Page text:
p. 268

* The Fâṭimite Khalîfeh Mustanṣer-billah, who reigned in Egypt when Ḥasan began his career, is undoubtedly here intended. Before Ḥasan established an independent dynasty, he went about in the character of an Ismâ’ilian Dâ’i, advocating the legitimacy of the Fâṭimites, as descendants of ’Aly, against the ’Abbâsides. See Mém. de l'Inst., Tome iv. p. 8; Notices et Extraits des Manuscrits, Tome iv. p. 687; Id. Tome ix. p. 152, ff.

p. 269

* The amount of this article seems to be, that religious instruction is necessary, contrary to the doctrine of those who hold that God is known by mere intellect and speculation; because whoever affirms the latter, if he would establish any definite criterion, must confine it to himself, and in so doing contradict his principle, by making circumstances personal to himself, independent of the possession of mere intellect and speculative faculty, requisite to the end.

Exaggerators of ancient authority are here referred to. Esh-Shahrastâny elsewhere says that they were called Men of tradition, "because their aim is to get traditions, and to hand down accounts, and to base sentences on authorities, and they do not go back to analogy, manifest or hidden, so long as they find an account, or a memorial." See Esh-Shahrastâny's Book of Relig. and Philos. Sects, ed. Cureton, p. 160. That such a party were wanting in discrimination, as Ḥasan affirms, may easily be credited.

That is to say, the very statement of the latter alternative involves the affirmation of the former.

p. 270

* The need of a teacher.

The meaning is, that one comes to the profession of the divine unity, with a full understanding of it, through the Imâm, precisely as it is through him that one attains to a complete conviction of his need of instruction.

p. 271

* This "balance," or principle of judgment as to the true and the false, the good and the bad, and all opposites, was derived from the fundamental confession of faith among the Muslims, There is no Deity but God, which expresses the truth of the divine unity only as the propositions included in it, namely, There is no Deity, and God is a Deity, each of which, by itself, may stand either for truth or for falsehood, are taken together as mutually complementary. The general principle may be stated as follows: that what may be affirmed absolutely, as between any opposites, consists in the complementary relation to each other of those opposites.

This means, that the declaration There is no Deity but God, implies the doctrine of a Prophet to reveal the truth thus expressed, and that the doctrine of a Prophet, expressed in the declaration Muḥammed is his Prophet, implies that of an Imâm to carry on the Prophet's work.

The Scriptures of former periods, or previous Divine Revelations.

p. 272

* Ḳurân, Sur. iv. v. 68. It is the edition of Flügel which is referred to in these notes, in all cases.

i. e. Party of the Extravagants.

The writer means that they not only exalt the creature to the rank of the Deity, but also bring down the Deity to the level of the creature.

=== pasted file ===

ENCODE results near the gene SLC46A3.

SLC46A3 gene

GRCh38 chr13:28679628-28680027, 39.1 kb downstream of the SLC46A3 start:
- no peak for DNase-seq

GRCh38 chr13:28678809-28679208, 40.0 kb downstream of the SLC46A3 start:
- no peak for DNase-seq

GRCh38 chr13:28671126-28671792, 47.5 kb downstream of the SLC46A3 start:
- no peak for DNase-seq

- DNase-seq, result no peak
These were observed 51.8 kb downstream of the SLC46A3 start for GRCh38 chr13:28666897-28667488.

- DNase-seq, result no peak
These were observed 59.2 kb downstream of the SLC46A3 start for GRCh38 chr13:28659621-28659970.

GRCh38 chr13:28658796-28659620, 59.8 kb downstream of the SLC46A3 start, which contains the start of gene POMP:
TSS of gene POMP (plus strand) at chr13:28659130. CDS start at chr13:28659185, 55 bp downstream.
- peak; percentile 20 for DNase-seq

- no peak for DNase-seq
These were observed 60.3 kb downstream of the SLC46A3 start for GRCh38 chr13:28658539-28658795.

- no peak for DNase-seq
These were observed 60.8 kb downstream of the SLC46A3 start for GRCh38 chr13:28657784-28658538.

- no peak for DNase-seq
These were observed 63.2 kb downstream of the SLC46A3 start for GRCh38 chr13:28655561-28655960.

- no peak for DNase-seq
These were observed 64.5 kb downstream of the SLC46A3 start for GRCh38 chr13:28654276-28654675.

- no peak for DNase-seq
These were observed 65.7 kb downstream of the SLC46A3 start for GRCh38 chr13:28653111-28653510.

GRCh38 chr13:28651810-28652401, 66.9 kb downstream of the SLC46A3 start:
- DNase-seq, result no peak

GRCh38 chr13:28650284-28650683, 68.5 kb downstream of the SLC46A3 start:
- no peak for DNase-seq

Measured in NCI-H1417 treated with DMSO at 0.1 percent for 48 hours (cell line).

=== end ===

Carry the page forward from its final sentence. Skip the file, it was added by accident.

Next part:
p. 273

* i. e. Party of the Voluptuous.

i. e. Party of the Self-willed, probably. In this sense, the word seems to be originally Persian, as is Khurramîyeh.

i. e. Party of the Followers of Sinbâd. Sinbâd was a leader of the Extravagant Shî’is, in Khorâsân, in the reign of the Khalîfeh Mamûn. See Weil's Geschichte der Chalifen, Bd. ii. s. 236.

§ I can make no sense of this word, however pronounced, either as Arabic, or Persian. But if we read Duḳûlîyeh, it is an Arabic word, meaning Self-hiders. Now from one of our new documents it appears, that certain Ismâ’ilian followers of Bâbek, whose standard of rebellion was first raised in Ajerbîjân, took from him the fashion of going abroad in mantles of Yemen, an article of dress covering the whole person, from the top of the head down; and the class of people there called, from that circumstance, Bâbekîyeh, may have been the same as those here named. See p. 281.

i. e. Party of the Reddened, because they wore red there.

i. e. Party of the Whitened, because they wore white in that country.

** The origin of this name I do not know. The name Nuṣairyeh, signifying Little Christians, was probably given in derision. See Zeitschrift d. Deutsch. Morgenländ Gesellschaft, vol, iii. p. 308.

p. 274

* Appropriated as dwelling-places of the Deity.

A traditionary saying.

A traditionary saying.

§ Meaning, does he not complete what I begin? This also is one of the traditionary sayings of the Prophet.

p. 275

* This must refer to some tradition connected with the taking of Khaibar by Muḥammed.

The meaning is, that some regard one or the other of the two as the last Imâm, to whom the imamship still belongs, although he is for a season withdrawn from human view; while others consider the imamship as the inheritance of successive generations in the line of his posterity.

p. 276

* This is probably a traditionary saying of Muḥammed.

i. e. Party of the Deserters, the name given to a party whose doctrinal belief Esh-Shahrastâny characterizes by saying that "they are extravagant in respect to the prophetic office and imamship, to such a degree that they come to the doctrine of incarnation [of the Deity.]" See Esh-Shahrastâny's Book of Relig. and Philos. Sects, p. 9.

The disappearance and return of the Imâm.

§ The manifestation of the Deity by emanation.

This was essentially, as Esh-Shahrastâny expresses it, such an "extravagance in the way of thinking about the divine unity, as amounted to making God a vacuity by the denial of attributes." See Esh-Shahrastâny's Book of Relig. and Philos. Sects, p. 9.

i. e. Maintainers of power [in man,] in opposition to the doctrine of absolute divine decrees.

p. 277

* Meaning, as holding in common that the imamship is perpetuated in his family, while distinguished by particular attachment to one or another of his descendants.